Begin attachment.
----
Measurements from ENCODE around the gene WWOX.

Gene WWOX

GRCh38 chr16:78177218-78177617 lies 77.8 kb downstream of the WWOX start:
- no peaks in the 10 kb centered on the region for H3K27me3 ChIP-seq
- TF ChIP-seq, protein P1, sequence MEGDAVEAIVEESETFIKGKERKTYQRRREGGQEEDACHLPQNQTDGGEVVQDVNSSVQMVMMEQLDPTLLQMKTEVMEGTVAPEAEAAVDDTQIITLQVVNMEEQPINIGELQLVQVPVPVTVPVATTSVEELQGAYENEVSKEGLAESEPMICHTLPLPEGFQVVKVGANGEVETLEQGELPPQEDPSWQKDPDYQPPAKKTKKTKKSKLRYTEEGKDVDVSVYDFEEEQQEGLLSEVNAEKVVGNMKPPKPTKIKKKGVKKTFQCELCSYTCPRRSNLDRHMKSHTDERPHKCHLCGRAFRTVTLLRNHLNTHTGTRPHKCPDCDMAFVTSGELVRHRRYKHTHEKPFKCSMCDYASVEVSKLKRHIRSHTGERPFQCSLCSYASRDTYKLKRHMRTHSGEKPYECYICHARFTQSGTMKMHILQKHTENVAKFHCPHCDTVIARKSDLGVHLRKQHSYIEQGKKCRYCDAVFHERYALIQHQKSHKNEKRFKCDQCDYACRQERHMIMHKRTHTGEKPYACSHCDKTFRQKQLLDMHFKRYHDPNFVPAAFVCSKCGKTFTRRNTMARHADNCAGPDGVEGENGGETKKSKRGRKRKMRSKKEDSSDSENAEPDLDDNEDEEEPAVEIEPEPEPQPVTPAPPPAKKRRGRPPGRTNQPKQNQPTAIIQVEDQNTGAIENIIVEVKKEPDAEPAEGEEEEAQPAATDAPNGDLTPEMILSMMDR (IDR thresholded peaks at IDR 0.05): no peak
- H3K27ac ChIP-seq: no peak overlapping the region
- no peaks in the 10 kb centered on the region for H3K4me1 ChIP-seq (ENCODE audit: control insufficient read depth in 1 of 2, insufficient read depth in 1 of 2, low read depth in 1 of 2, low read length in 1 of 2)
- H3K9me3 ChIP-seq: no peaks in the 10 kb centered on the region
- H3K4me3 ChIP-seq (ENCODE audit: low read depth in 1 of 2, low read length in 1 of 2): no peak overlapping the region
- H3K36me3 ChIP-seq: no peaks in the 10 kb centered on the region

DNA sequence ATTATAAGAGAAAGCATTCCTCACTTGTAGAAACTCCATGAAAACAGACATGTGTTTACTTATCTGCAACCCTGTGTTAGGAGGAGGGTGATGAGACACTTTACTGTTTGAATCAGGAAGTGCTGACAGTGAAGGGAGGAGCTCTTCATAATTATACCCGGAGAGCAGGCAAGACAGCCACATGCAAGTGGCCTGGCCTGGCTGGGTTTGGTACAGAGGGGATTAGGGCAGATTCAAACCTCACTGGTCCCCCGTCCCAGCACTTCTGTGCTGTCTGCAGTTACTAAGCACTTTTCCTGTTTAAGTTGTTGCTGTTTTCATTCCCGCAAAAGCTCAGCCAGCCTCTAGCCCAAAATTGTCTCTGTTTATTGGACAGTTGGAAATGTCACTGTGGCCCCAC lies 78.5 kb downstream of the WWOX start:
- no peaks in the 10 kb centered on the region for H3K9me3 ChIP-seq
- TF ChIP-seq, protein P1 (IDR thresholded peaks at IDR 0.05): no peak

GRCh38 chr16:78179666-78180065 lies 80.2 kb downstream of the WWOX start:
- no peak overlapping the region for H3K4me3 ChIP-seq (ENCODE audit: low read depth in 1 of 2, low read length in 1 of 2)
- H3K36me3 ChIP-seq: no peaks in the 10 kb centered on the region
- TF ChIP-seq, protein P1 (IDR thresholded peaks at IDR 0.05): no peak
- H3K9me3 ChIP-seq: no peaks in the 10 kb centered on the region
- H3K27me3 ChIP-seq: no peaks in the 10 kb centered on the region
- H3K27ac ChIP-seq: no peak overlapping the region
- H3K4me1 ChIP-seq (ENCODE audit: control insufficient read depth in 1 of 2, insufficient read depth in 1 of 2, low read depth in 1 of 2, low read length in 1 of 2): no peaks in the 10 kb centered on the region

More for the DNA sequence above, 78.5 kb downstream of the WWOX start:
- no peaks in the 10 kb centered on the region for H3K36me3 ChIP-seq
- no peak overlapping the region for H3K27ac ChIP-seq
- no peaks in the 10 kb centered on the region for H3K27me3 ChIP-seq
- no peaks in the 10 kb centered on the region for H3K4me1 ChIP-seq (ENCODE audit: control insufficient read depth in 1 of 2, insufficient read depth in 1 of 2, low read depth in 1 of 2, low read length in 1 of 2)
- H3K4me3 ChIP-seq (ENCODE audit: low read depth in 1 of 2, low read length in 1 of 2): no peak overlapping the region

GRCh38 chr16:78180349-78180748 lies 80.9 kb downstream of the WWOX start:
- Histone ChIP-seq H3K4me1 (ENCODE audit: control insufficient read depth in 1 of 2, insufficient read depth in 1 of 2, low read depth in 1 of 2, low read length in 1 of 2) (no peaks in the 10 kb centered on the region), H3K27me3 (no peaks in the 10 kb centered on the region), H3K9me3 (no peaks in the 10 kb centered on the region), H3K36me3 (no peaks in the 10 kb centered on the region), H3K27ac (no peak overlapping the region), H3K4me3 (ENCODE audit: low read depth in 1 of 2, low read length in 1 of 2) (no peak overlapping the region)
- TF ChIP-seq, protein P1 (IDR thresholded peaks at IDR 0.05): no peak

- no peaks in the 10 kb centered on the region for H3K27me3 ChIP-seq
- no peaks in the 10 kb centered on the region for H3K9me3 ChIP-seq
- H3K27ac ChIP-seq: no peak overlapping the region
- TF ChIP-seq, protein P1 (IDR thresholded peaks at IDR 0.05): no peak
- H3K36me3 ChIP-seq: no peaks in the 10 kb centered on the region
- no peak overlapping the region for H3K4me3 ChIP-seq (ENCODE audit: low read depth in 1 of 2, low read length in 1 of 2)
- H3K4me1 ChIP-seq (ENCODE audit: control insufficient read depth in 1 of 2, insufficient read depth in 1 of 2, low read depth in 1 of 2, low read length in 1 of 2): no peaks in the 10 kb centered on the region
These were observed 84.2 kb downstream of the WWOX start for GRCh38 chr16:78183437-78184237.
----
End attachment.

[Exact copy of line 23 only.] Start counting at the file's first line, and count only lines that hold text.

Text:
- no peaks in the 10 kb centered on the region for H3K36me3 ChIP-seq